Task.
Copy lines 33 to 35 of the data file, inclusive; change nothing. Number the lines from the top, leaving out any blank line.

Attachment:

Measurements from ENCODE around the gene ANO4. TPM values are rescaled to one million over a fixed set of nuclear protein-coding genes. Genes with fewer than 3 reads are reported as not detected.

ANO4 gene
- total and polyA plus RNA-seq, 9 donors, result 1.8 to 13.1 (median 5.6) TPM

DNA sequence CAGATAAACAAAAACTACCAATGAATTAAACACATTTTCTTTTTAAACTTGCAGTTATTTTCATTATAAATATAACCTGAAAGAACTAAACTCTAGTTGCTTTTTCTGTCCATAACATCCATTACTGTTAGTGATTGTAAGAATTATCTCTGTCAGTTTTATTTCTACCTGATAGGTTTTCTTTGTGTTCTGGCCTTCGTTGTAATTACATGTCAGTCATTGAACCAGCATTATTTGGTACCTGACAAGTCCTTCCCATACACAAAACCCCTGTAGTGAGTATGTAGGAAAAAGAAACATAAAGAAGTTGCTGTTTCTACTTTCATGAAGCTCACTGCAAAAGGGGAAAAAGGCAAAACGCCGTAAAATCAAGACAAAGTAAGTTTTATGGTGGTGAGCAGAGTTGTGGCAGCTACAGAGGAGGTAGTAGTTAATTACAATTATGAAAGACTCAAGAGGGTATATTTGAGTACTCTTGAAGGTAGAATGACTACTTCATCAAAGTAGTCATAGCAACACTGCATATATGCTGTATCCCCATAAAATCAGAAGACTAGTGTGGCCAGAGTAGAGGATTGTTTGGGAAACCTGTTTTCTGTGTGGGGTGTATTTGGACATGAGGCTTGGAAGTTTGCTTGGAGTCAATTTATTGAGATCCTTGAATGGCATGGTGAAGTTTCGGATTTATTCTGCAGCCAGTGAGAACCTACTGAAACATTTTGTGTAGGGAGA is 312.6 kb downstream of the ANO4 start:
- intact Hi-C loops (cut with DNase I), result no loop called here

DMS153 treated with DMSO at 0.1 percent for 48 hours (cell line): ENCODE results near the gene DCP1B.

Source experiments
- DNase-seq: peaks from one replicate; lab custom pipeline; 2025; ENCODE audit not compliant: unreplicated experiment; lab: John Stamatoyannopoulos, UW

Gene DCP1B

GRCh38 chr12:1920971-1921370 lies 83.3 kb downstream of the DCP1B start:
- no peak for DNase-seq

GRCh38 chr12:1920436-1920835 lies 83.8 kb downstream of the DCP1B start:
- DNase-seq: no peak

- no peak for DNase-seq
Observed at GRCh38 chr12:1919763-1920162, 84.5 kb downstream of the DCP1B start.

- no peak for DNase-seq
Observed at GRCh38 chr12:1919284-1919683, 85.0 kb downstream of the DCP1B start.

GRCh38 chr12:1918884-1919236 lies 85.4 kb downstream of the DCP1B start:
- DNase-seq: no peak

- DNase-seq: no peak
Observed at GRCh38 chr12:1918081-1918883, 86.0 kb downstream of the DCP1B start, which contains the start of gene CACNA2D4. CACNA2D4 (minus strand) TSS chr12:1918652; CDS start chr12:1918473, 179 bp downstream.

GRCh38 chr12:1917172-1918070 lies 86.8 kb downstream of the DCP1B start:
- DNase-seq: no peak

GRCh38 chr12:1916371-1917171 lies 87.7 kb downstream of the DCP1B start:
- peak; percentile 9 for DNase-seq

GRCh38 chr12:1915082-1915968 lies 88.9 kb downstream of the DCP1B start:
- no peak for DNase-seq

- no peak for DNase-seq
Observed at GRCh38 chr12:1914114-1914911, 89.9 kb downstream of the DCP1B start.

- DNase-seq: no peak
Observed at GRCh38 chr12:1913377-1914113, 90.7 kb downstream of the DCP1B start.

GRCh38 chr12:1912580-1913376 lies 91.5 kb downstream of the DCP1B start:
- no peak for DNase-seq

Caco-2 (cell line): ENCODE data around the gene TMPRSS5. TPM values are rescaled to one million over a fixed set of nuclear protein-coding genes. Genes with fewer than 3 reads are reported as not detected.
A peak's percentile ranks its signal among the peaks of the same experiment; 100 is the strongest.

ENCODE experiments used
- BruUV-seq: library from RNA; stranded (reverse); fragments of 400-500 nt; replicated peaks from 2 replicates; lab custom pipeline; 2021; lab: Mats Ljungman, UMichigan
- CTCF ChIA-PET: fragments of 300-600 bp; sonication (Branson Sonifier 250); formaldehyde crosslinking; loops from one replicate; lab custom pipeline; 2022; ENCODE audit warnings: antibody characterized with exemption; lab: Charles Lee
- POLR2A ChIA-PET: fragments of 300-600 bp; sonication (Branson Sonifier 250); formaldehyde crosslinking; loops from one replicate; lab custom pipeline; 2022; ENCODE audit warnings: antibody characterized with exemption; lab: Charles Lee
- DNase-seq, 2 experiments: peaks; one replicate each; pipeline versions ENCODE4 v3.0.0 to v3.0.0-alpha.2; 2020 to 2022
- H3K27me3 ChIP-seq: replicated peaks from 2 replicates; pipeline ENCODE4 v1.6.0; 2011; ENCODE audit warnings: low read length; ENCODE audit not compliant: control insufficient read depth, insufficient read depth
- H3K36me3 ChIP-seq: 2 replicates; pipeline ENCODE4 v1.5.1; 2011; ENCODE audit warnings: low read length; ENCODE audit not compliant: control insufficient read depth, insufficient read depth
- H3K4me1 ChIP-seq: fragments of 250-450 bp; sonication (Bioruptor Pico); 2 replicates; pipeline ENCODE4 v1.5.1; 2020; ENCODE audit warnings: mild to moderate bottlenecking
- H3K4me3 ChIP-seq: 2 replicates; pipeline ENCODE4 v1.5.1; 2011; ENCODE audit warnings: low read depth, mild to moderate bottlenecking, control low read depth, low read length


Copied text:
- no peak for DNase-seq

Caco-2 (cell line): ENCODE data around the gene TMPRSS5. TPM values are rescaled to one million over a fixed set of nuclear protein-coding genes. Genes with fewer than 3 reads are reported as not detected.
A peak's percentile ranks its signal among the peaks of the same experiment; 100 is the strongest.